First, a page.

Florida bans killing of tiger sharks, hammerheads


Florida bans killing of tiger sharks, hammerheads

By David Fleshler

6:50 a.m. EDT, September 9, 2011

The state wildlife commission approved a ban on the killing of tiger sharks and three species of hammerhead Thursday to protect predators that have suffered severe overfishing.

The four shark species won protection at a meeting in Naples of the Florida Fish and Wildlife Conservation Commission, which voted to prohibit the killing of tiger sharks, great hammerheads, scalloped hammerheads and smooth hammerheads. Catch and release fishing will still be permitted.

Sharks have undergone a severe worldwide decline over the past 20 years or so to serve the demand in China and other East Asian countries for shark fin soup, a delicacy that has generated a lucrative market for their fins.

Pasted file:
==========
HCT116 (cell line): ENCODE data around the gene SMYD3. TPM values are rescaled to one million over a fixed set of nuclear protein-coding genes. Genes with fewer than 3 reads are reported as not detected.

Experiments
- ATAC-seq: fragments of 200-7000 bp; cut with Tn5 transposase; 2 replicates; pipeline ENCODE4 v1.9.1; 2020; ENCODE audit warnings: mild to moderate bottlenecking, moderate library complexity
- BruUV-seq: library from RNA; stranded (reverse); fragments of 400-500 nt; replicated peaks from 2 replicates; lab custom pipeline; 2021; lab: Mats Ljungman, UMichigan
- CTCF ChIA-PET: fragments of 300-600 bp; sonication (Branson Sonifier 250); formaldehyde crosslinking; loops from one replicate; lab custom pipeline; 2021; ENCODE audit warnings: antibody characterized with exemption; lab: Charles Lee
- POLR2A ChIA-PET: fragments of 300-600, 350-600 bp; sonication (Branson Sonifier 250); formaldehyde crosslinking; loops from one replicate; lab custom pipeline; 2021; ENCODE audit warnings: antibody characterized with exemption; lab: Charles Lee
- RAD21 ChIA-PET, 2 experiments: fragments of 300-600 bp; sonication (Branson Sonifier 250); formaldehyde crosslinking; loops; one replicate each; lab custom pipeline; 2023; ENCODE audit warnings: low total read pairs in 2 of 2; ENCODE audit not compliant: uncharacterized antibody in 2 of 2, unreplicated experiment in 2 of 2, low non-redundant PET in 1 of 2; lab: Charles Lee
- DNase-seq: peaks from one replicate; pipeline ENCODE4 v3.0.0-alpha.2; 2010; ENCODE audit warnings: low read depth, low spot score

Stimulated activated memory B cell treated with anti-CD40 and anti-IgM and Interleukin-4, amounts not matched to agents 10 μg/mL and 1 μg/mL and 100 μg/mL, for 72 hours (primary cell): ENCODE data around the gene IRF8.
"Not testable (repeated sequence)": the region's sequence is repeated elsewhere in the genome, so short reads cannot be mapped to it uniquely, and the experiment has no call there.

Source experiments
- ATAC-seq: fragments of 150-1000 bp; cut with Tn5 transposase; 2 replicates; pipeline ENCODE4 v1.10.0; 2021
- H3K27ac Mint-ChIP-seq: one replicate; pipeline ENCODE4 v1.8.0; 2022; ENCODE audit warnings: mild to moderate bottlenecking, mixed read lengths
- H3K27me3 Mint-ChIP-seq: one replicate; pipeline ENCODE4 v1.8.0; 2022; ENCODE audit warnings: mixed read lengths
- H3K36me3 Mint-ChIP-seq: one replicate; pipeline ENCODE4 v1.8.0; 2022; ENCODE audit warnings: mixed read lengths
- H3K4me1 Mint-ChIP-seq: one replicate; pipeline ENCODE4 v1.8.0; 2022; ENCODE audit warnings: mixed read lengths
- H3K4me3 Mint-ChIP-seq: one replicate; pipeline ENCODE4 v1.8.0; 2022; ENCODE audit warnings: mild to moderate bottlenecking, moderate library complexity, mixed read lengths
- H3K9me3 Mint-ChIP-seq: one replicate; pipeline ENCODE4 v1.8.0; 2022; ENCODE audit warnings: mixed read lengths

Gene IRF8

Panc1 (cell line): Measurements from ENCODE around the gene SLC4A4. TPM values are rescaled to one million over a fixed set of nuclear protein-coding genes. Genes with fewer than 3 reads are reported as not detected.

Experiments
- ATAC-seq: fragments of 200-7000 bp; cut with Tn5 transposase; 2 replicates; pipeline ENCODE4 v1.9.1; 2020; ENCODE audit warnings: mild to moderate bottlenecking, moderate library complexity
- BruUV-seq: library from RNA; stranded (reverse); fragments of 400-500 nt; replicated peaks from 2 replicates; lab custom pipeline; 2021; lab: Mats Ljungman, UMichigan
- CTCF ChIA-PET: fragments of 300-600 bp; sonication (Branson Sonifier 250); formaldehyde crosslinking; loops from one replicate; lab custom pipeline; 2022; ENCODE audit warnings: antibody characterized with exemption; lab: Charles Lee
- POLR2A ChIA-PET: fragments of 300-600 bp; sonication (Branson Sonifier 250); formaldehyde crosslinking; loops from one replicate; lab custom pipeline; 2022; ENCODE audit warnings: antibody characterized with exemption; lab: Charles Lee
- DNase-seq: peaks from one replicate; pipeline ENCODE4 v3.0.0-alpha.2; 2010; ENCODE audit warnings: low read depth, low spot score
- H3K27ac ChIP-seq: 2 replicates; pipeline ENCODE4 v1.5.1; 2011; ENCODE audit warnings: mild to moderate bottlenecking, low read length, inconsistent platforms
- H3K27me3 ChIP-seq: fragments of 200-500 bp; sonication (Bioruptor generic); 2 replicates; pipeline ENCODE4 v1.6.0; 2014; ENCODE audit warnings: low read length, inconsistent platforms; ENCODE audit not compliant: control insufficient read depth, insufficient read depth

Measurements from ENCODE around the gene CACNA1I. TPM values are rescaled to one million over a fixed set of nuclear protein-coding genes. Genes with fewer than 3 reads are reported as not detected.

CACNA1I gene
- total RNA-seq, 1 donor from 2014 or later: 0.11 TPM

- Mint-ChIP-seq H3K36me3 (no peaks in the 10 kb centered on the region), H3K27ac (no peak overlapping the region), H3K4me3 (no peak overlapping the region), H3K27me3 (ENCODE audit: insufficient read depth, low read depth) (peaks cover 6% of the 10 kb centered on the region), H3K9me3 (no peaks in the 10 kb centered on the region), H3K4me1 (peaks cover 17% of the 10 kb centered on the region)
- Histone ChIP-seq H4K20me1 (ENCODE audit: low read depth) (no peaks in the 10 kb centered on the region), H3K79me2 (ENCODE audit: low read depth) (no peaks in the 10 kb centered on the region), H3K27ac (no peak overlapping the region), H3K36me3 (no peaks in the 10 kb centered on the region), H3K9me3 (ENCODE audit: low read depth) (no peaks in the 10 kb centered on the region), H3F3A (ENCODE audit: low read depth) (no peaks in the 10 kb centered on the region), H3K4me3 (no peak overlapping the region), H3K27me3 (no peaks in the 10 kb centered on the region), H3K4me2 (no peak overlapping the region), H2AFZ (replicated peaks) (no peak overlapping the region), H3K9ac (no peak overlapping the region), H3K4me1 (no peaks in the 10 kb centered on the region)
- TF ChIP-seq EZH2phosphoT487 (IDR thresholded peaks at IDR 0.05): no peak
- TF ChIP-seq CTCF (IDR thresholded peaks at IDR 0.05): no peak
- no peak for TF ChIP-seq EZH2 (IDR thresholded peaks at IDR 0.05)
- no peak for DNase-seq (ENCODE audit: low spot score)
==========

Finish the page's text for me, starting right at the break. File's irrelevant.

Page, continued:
Florida has long been a leader in the protection of sharks, enforcing a one-shark-per-person, two-sharks-per-vessel daily bag limit and protecting about two dozen rare shark species. The state also passed an early ban on shark finning, a practice now illegal in U.S. waters in which the valuable fins are cut from the living shark, which is tossed back into the ocean to die.

“Florida has been recognized as a pioneer and a leader in shark management efforts for nearly 20 years,” said the wildlife commission’s chairwoman Kathy Barco, in a written statement. “We recognize that maintaining healthy shark populations is critical to the sustainability of our marine ecosystem. The additional protections we are proposing would help preserve Florida’s valuable marine resources.”

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